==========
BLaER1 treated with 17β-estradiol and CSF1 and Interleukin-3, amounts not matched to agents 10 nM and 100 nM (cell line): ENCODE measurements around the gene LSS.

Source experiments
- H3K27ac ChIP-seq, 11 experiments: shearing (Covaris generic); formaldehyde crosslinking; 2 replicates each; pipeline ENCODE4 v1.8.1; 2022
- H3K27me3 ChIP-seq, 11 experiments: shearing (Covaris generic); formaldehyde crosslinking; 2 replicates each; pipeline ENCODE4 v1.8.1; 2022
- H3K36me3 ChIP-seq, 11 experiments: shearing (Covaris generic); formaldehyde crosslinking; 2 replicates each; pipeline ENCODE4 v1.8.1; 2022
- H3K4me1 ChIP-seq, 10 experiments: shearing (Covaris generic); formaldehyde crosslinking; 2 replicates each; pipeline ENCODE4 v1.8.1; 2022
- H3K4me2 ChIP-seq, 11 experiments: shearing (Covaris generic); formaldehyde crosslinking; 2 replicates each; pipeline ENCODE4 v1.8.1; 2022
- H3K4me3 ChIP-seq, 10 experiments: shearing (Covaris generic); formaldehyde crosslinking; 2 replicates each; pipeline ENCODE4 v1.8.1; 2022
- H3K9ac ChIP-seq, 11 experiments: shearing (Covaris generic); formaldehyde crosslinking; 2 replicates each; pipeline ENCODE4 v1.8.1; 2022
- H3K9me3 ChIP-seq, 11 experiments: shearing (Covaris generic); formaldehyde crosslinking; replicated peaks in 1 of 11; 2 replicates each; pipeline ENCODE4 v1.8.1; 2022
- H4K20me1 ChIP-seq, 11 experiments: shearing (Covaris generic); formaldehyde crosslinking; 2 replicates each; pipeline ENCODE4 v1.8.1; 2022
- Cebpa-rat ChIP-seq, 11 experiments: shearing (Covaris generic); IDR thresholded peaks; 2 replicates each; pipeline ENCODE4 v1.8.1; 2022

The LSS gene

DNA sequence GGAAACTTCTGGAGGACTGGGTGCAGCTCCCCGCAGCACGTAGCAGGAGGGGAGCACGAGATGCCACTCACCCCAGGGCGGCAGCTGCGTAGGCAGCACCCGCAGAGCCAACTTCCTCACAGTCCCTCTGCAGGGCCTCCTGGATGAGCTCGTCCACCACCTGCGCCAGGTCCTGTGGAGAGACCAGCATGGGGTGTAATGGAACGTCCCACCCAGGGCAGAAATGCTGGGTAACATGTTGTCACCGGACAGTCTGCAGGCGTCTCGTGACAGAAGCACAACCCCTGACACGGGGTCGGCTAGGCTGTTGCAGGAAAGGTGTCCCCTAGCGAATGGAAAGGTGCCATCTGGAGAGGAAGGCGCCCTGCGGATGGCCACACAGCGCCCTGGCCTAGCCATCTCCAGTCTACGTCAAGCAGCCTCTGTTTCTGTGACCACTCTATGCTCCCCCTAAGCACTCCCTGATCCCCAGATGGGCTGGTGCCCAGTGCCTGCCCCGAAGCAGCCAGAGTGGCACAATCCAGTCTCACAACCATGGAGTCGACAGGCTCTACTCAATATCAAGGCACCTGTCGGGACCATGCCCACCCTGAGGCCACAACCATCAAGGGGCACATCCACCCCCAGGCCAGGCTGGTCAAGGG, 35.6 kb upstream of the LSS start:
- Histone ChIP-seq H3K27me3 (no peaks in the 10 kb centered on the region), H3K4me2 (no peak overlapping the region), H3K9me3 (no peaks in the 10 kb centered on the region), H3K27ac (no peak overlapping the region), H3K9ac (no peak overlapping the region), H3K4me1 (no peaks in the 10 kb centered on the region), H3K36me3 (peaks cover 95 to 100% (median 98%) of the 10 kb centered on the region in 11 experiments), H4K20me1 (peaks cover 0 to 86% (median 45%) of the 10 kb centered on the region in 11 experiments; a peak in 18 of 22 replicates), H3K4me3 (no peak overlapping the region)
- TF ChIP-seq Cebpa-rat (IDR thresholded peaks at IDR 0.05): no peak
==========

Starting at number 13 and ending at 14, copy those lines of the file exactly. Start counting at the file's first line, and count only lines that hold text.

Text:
The LSS gene

DNA sequence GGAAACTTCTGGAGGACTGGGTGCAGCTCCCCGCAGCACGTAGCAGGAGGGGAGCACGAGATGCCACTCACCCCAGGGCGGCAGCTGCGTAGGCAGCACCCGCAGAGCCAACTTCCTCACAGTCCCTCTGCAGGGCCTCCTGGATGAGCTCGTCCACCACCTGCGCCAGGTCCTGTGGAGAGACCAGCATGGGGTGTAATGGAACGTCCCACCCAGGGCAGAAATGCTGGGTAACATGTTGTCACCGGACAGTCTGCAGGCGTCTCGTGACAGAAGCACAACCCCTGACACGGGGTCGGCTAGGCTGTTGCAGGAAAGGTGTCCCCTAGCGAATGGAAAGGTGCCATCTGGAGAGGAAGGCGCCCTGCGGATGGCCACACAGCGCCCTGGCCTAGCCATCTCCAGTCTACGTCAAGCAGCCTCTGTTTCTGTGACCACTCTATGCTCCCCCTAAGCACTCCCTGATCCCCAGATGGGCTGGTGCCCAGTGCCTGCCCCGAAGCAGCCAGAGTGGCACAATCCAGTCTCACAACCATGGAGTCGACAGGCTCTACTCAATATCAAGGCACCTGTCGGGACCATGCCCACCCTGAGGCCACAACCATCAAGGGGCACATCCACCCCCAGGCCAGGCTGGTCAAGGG, 35.6 kb upstream of the LSS start: